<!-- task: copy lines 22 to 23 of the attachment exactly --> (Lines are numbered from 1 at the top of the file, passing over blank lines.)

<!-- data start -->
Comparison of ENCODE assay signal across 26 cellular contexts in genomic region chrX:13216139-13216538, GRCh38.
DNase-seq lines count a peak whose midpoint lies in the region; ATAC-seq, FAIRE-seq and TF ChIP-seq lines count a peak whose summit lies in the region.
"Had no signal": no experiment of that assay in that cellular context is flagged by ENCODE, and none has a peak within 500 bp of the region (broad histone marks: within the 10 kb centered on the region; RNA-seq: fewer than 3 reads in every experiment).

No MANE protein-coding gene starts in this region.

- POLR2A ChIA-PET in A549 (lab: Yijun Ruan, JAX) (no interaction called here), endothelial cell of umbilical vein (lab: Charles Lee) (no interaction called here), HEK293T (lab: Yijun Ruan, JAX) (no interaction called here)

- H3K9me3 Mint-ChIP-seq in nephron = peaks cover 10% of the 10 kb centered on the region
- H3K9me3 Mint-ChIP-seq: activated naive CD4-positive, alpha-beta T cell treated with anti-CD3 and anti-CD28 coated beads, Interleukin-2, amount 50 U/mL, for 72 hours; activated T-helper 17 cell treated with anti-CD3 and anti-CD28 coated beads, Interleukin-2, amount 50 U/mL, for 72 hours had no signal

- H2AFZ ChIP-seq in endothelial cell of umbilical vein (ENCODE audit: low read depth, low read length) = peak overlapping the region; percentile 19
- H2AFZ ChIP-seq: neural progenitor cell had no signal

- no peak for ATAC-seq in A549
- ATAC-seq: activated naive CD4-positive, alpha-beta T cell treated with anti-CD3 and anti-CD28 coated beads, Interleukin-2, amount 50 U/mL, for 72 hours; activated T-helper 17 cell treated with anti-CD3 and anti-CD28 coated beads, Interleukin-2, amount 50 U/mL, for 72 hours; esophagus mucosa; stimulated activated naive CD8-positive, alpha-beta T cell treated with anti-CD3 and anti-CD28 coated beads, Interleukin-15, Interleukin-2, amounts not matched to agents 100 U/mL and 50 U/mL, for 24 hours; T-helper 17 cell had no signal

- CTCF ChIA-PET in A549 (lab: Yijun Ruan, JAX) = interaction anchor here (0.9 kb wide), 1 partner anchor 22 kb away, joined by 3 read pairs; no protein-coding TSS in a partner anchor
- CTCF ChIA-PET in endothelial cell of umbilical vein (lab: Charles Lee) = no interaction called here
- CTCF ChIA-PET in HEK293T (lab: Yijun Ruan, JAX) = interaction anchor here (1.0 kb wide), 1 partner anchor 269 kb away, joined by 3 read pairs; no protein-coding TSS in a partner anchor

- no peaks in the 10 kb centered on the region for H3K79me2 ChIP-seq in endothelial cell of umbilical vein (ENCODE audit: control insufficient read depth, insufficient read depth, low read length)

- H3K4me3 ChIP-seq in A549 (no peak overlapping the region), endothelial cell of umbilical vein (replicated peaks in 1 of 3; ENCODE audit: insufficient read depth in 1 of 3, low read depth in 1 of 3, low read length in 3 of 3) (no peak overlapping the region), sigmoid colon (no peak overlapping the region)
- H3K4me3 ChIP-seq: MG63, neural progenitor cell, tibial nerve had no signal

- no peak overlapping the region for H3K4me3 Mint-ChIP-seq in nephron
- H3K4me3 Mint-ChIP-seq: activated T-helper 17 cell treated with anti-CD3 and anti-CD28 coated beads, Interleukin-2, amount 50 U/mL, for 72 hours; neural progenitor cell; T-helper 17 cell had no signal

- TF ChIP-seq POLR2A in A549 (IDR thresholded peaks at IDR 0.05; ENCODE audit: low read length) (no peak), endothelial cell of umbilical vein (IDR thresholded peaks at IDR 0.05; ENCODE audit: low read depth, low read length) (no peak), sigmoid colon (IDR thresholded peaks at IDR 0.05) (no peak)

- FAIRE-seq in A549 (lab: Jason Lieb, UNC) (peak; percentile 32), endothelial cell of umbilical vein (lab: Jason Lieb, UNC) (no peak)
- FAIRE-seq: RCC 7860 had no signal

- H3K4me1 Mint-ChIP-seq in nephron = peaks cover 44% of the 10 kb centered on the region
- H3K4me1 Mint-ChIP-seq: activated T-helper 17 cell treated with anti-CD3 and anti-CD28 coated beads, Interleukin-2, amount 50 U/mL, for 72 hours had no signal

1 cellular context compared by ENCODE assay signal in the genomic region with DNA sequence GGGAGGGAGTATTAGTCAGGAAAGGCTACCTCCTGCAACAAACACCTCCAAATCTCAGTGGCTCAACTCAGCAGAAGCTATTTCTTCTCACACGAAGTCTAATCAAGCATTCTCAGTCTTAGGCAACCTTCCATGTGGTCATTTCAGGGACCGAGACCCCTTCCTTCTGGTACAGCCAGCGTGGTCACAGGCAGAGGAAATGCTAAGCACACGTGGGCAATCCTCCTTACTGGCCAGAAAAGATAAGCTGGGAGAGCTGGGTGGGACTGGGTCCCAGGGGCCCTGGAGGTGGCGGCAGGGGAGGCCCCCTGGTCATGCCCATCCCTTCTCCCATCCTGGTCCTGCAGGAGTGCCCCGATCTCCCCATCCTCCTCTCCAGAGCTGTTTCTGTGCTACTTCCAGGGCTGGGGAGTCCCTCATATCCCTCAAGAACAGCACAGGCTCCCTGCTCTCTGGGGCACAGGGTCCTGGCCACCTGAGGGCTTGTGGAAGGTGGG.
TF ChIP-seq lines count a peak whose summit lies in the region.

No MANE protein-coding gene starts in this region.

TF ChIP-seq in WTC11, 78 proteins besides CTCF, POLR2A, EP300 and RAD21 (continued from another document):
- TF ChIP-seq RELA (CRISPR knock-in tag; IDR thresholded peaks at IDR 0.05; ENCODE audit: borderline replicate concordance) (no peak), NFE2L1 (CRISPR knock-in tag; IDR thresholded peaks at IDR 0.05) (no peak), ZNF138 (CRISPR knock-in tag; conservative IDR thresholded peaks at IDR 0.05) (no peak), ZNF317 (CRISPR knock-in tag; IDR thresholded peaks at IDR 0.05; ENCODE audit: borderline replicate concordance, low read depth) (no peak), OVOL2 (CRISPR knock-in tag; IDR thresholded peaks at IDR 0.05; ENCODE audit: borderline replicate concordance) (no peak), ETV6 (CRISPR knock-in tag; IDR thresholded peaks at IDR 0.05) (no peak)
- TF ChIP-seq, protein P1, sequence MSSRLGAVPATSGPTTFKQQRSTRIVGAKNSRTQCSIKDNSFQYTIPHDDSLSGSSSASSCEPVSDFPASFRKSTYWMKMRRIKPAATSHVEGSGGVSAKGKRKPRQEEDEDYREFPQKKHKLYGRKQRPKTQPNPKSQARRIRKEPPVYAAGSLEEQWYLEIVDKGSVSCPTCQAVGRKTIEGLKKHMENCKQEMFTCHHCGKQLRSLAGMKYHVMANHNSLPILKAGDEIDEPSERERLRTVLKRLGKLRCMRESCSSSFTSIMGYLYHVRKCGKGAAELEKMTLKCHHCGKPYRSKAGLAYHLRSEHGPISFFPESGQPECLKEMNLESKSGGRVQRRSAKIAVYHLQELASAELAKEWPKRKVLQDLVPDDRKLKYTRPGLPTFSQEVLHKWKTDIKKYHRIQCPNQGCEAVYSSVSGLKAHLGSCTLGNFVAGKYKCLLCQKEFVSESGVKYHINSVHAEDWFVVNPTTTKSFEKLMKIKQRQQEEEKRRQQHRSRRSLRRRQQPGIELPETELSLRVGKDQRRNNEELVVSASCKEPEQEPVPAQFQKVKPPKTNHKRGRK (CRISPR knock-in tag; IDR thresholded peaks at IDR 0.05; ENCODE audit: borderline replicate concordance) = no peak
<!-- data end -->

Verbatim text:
- FAIRE-seq: RCC 7860 had no signal

- H3K4me1 Mint-ChIP-seq in nephron = peaks cover 44% of the 10 kb centered on the region